CARACAS, Venezuela — Members of Venezuela's ruling socialist party selected candidates to compete in December's legislative elections that the opposition is favored to win amid a punishing economic crisis that is eroding support for President Nicolas Maduro.
National Assembly President Diosdado Cabello said that more than 3 million party loyalists partook in Sunday's primary and that the vote count was double the number cast for opposition candidates in the 33 districts where it held primaries last month.
But the National Electoral Council didn't publish any turnout figures and opposition groups said abstention was high.
Among the 110 candidates chosen to represent the United Socialist Party in the legislative vote was a brother of the late President Hugo Chavez, several ex-cabinet members and a vocalist for hip-hop group "Dame pa' matala," a slang reference to smoking a marijuana cigarette.
A cadre of athletes, TV personalities and other minor celebrities also competed as Maduro's struggling party tries to woo young, uncommitted voters at a time when support for his administration is being eroded by widespread shortages and triple-digit inflation.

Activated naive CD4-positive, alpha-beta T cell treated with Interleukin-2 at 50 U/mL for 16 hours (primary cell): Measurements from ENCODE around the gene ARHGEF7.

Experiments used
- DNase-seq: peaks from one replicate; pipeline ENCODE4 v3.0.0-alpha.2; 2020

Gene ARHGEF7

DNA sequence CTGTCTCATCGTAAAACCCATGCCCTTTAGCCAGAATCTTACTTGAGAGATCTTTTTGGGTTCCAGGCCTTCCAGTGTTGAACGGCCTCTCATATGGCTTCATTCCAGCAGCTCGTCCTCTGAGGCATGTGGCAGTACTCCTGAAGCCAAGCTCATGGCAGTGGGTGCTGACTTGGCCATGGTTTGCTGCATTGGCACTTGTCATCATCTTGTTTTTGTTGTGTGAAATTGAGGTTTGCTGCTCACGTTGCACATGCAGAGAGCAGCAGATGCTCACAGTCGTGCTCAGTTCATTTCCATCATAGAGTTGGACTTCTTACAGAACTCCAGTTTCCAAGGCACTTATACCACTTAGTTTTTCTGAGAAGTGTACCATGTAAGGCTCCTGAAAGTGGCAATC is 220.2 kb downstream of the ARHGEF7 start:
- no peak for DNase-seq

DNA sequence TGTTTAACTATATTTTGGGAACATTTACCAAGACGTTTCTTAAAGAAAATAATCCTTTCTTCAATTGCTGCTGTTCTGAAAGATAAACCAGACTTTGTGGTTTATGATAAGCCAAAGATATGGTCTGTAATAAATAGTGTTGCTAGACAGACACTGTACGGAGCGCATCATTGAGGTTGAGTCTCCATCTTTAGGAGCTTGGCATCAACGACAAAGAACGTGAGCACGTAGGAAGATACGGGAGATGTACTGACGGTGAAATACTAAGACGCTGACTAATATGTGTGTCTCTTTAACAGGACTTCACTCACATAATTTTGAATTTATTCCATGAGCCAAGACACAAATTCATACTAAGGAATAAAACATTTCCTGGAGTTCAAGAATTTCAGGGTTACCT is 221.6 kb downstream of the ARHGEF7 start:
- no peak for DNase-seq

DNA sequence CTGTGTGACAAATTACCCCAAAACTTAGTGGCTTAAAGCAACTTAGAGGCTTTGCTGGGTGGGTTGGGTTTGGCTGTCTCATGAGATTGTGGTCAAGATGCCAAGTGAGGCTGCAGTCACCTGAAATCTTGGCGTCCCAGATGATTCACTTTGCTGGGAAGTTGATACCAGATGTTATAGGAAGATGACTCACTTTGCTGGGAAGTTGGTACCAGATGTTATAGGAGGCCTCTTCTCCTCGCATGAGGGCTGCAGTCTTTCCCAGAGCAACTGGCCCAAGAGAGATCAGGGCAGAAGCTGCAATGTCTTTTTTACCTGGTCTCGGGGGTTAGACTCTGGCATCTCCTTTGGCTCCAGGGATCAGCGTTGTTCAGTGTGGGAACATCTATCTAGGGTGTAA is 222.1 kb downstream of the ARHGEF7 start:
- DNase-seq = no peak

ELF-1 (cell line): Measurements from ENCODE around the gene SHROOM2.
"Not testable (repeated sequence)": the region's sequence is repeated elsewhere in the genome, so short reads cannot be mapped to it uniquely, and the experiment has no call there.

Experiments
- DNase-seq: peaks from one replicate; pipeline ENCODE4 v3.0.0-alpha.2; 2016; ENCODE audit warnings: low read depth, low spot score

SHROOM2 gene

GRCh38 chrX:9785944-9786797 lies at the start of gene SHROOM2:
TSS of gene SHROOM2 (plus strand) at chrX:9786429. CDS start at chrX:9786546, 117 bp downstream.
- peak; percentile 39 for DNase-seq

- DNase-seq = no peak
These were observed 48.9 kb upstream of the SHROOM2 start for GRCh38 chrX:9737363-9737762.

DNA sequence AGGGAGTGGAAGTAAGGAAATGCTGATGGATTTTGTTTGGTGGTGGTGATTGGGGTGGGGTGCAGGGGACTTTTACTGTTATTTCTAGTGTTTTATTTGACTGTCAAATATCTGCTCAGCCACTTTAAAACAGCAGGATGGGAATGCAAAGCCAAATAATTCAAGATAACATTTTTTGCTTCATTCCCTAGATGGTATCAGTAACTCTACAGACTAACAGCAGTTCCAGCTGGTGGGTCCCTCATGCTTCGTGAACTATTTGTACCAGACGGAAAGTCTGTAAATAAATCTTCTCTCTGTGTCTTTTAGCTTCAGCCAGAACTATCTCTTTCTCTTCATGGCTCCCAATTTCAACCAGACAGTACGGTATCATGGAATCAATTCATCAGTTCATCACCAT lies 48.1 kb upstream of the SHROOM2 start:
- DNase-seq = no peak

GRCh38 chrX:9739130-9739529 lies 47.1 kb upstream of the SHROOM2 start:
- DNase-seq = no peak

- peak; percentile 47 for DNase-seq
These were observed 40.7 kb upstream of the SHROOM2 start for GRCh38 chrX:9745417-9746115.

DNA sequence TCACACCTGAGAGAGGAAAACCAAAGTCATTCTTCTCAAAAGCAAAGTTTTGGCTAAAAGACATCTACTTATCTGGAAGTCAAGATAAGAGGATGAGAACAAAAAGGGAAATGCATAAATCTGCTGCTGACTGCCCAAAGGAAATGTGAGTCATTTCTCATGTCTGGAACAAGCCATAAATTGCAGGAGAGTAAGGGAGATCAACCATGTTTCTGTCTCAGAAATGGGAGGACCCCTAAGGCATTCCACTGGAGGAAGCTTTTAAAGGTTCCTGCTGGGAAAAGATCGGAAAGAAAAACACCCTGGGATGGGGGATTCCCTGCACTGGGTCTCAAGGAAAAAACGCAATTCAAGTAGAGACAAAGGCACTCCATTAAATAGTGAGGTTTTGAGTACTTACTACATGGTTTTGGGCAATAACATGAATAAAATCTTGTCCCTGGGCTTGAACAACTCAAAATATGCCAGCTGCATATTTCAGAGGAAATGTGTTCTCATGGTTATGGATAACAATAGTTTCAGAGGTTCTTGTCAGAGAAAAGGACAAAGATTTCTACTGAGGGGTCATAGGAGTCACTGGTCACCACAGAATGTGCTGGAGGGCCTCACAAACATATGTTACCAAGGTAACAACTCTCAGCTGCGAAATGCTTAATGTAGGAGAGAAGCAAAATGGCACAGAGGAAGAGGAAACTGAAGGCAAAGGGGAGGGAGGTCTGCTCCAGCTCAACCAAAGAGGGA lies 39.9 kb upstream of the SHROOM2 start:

The United Socialist Party also mandated that half its candidates be under age 30 to match the demographics of Venezuela's 19 million voters.
The opposition is also courting the youth vote; a third of the candidates in its primaries were under age 40. If it should win control of Congress, the opposition would likely push for a referendum to cut short Maduro's presidency before his term ends in 2019.
Chosen in eastern Monagas state was retired Gen. Hugo Carvajal, a former intelligence chief who was arrested briefly last year in Aruba on a U.S. drug warrant.
Eugenio Martinez, an expert on Venezuela's electoral system who writes for El Universal newspaper, said that some 2.5 million turned out for the 2010 socialist primaries translating into 5.4 million votes for government candidates in legislative elections later that year.
The socialists in 2010 failed to secure a majority of the popular vote but still carried almost 60 percent of the National Assembly's 165 seats thanks to Venezuela's complicated electoral math in which sparsely-populated rural areas where the opposition's reach is limited are overrepresented.
Voting hours were extended twice, with polls eventually closing after 9 p.m. local time, to accommodate what the PSUV said was a last minute surge.